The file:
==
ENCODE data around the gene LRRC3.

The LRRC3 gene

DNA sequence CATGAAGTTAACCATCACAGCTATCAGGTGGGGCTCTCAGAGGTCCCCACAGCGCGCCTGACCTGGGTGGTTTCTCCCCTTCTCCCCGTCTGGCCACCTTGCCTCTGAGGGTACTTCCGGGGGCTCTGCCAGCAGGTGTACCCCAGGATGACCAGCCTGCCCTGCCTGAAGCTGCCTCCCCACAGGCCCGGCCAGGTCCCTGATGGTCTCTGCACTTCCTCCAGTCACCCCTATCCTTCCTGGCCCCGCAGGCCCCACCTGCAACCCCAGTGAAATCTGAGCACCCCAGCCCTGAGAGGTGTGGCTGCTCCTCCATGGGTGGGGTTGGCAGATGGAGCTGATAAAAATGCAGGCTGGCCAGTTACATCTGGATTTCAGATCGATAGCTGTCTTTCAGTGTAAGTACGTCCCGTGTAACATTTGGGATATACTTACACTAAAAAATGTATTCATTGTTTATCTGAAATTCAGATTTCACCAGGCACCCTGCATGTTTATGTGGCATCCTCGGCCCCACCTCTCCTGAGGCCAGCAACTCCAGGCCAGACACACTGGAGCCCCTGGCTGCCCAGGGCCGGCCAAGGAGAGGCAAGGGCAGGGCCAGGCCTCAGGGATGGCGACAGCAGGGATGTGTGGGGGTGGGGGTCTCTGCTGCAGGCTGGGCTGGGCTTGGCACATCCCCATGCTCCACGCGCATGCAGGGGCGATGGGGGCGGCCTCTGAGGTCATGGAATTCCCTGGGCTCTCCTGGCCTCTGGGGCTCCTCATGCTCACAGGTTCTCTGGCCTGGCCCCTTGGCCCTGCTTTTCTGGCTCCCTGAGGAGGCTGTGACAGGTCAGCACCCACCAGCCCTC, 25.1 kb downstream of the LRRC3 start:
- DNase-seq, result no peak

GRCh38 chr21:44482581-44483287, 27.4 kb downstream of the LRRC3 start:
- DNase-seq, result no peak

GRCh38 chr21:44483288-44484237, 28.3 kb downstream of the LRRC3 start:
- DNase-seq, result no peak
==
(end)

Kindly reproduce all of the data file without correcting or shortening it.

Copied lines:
ENCODE data around the gene LRRC3.

The LRRC3 gene

DNA sequence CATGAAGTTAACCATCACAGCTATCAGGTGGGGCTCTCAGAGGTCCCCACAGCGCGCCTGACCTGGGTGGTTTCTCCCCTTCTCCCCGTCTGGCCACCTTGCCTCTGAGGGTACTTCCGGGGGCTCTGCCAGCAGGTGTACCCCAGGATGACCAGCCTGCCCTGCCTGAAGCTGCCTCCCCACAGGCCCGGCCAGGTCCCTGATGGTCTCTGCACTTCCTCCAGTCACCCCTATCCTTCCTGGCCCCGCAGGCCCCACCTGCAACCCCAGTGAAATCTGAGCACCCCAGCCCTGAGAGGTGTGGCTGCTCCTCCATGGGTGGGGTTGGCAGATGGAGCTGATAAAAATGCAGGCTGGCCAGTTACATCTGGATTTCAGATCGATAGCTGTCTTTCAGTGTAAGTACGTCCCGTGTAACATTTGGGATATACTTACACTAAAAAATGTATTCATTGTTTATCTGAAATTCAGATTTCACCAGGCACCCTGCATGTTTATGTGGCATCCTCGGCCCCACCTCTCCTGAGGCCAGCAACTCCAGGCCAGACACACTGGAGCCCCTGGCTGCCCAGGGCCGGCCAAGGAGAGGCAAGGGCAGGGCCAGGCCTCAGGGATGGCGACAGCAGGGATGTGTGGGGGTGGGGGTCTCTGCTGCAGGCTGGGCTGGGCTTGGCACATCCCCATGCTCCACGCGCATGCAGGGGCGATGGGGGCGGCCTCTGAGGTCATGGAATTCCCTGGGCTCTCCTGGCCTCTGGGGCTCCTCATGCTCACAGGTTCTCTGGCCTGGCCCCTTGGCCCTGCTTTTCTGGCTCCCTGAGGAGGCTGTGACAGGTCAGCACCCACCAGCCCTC, 25.1 kb downstream of the LRRC3 start:
- DNase-seq, result no peak

GRCh38 chr21:44482581-44483287, 27.4 kb downstream of the LRRC3 start:
- DNase-seq, result no peak

GRCh38 chr21:44483288-44484237, 28.3 kb downstream of the LRRC3 start:
- DNase-seq, result no peak